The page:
• Laptop surface temps don't get nearly as hot as they used to

    CPU stress test temp before repaste: 82ºC (fans set to quiet mode)
    [​IMG]


    CPU stress test temp after repaste: 72ºC (fans set to quiet mode)
    [​IMG]


    CPU stress test temp after repaste + undervolt (160mV): 59ºC
    [​IMG]


    While the liquid metal made a big difference in temps, undervolting made an even bigger difference. After hours of stress testing with prime95 and Intel XTU I was able to safely undervolt the CPU by 160mV.

    I'm very happy with the results. My only concern is the possibility of the liquid metal flowing away from the mating surfaces if the laptop is bumped or handled aggressively. However, if Conductonaut solidifies after use like some other brands of liquid metals do then maybe this won't be an issue. So far I've thrown the laptop into my backpack and walked around campus a few times without any problems.



    With the extra thermal headroom I decided to try overclocking the 970m. After extensive testing I finally settled on raising the boost clock speed by 200 MHz and RAM clock speed by 400MHz. (I modified the bios using Maxwell II BIOS Tweaker.)
    I even tried boost speeds at 1380MHz but within minutes of gameplay the GPU would begin to throttle down to the 1200's due to temps or power limitations. At 1240MHz thermal throttling is uncommon as long as I have the laptop slightly propped up for greater airflow.

    Stock GPU boost clock: 1038MHz
    New boost clock: 1240MHz

    Stock GPU memory clock: 2505MHz (1253MHz)
    New memory clock: 2905MHz (1453MHz)


    [​IMG]


    Before overclock
    [​IMG]


    After overclock
    [​IMG]




    UPDATE:

    Almost two months later and the temps are still the same as when I first applied the Conductonaut. I've also opened up the laptop several times to make sure no LM has squeezed past the blue tack/putty.

    Playing Mass Effect Andromeda for about 30 min (high graphics, rendered resolution 1920x1080) the max CPU temp is 59ºC, and the overclocked GPU maxes out at 86ºC without throttling. I have the laptop propped up about 2 inches for better airflow.
    [​IMG]
     
    Last edited: May 23, 2017
    Vasudev, Revoluxon, jaug1337 and 5 others like this.
  2. chhappy7

    chhappy7 Notebook Enthusiast

    Reputations:
    5
    Messages:
    21
    Likes Received:
    3
    Trophy Points:
    6
    Hot damn dude. This is awesome. Wonder if this is possible with the Stealth as well...


    Sent from my iPhone using Tapatalk
     
  3. PRSnow

    PRSnow Notebook Enthusiast

    Reputations:
    7
    Messages:
    40
    Likes Received:
    27
    Trophy Points:
    16
    Glad you liked it!
    I don't see why this wouldn't work with the Stealth either. Perhaps the temps wouldn't drop as drastically but only one way to find out. :D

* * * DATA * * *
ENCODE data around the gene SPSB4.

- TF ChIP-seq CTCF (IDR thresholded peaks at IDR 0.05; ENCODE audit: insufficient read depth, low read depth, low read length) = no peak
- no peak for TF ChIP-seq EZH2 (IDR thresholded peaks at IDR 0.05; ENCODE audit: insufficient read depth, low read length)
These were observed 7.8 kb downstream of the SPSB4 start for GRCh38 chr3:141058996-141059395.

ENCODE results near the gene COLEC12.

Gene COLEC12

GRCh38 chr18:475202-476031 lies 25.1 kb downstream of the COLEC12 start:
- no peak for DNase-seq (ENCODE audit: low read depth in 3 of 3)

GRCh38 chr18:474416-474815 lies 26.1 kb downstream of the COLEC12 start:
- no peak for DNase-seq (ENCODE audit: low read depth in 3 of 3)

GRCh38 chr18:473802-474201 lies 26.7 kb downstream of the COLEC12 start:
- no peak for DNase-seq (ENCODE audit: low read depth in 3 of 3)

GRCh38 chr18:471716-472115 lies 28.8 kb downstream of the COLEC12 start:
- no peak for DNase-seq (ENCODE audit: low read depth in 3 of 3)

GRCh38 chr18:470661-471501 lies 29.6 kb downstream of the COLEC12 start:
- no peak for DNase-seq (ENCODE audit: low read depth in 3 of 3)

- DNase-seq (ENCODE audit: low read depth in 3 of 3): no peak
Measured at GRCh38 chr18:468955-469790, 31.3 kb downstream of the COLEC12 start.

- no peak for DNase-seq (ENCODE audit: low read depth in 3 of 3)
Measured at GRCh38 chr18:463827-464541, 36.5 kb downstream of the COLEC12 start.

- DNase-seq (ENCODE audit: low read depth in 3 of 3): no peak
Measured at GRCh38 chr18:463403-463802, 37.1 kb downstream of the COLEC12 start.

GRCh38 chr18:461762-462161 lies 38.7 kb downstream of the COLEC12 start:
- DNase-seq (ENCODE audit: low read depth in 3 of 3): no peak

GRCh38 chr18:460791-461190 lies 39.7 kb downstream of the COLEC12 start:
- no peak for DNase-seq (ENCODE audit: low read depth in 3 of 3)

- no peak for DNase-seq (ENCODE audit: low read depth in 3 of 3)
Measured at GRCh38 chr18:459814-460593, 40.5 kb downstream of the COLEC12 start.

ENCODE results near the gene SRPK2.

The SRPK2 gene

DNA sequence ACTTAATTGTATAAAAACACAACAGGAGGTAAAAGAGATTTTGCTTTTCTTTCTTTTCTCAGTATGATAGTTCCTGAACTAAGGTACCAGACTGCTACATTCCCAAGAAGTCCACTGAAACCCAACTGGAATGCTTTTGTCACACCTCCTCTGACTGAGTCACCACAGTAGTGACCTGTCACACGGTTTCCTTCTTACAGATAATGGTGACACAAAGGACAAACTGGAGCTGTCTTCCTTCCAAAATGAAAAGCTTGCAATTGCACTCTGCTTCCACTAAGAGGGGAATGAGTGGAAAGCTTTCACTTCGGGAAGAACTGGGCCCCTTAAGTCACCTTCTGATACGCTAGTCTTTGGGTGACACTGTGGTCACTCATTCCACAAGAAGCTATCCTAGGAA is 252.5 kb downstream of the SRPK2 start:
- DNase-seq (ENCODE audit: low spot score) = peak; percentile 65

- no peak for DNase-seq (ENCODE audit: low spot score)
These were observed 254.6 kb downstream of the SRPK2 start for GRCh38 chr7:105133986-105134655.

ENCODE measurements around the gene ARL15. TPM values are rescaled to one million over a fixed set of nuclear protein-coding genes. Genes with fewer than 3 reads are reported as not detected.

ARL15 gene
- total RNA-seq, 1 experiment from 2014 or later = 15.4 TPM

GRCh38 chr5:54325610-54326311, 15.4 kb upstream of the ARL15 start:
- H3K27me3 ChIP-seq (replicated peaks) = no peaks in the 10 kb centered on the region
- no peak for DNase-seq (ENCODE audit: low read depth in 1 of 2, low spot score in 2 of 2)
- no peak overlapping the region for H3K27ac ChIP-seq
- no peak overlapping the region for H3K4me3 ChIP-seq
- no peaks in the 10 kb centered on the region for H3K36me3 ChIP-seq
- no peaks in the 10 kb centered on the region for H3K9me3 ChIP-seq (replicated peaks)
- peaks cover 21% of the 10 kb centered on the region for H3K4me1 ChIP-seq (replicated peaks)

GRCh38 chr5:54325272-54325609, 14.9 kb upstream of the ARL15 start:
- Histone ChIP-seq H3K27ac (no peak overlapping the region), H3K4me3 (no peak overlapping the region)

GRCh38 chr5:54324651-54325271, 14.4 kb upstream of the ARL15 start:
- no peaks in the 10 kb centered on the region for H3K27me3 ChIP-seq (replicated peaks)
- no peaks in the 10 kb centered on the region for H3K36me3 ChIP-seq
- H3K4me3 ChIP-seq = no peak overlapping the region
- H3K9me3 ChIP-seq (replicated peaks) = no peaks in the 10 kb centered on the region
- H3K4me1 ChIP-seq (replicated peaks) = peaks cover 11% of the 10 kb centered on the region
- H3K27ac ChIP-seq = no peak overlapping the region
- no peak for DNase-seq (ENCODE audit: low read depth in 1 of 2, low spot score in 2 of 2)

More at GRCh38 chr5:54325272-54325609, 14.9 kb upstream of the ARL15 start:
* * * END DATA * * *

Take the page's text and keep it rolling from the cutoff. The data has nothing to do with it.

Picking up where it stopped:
Mobius 1 likes this.
  4. Mobius 1

    Mobius 1 nͫiͤcͫeͤ

    Reputations:
    3,215
    Messages:
    8,627
    Likes Received:
    6,027
    Trophy Points:
    681
    Picture doesn't show for me @PRSnow
     
  5. Raidriar

    Raidriar Notebook Prophet

    Reputations:
    1,133
    Messages:
    4,555
    Likes Received:
    2,880
    Trophy Points:
    231
    Pics work fine for me. My only concern is if the fit is airtight. If not, you're going to have temps skyrocketing very soon due to metal paste drying out if the seal is not airtight.
     
  6. PRSnow

    PRSnow Notebook Enthusiast

    Reputations:
    7
    Messages:
    40
    Likes Received:
    27
    Trophy Points:
    16
    I'll be sure to post status updates if anything changes but so far the temps have been solid after two weeks. I'm confident the CPU is sealed airtight, but as for the GPU I can't say for sure. They are definitely both sealed well enough to prevent the liquid metal from getting onto the motherboard though. Just for peace of mind I recently opened up the laptop to have a look at the motherboard and the seals look good as far as I can tell.
     
  7. Mobius 1

    Mobius 1 nͫiͤcͫeͤ

    Reputations:
    3,215
    Messages:
    8,627
    Likes Received:
    6,027
    Trophy Points:
    681
    Pic doesn't show for me though, only says [ img ]
     
  8. Vistar Shook

    Vistar Shook Notebook Deity

    Reputations:
    1,047
    Messages:
    1,024
    Likes Received:
    979
    Trophy Points:
    131
    the images show for me.
     
  9. CedricFP

    CedricFP Notebook Evangelist

    Reputations:
    46
    Messages:
    445
    Likes Received:
    262
    Trophy Points:
    76
    Yeah I can't see the images either. OP, would you mind linking them as well? I'd love to see your work.
     
  10. jaug1337

    jaug1337 de_dust2

    Reputations:
    2,075
    Messages:
    4,812
    Likes Received:
    924
    Trophy Points:
    181
    Ditto.
     
Loading...

Share This Page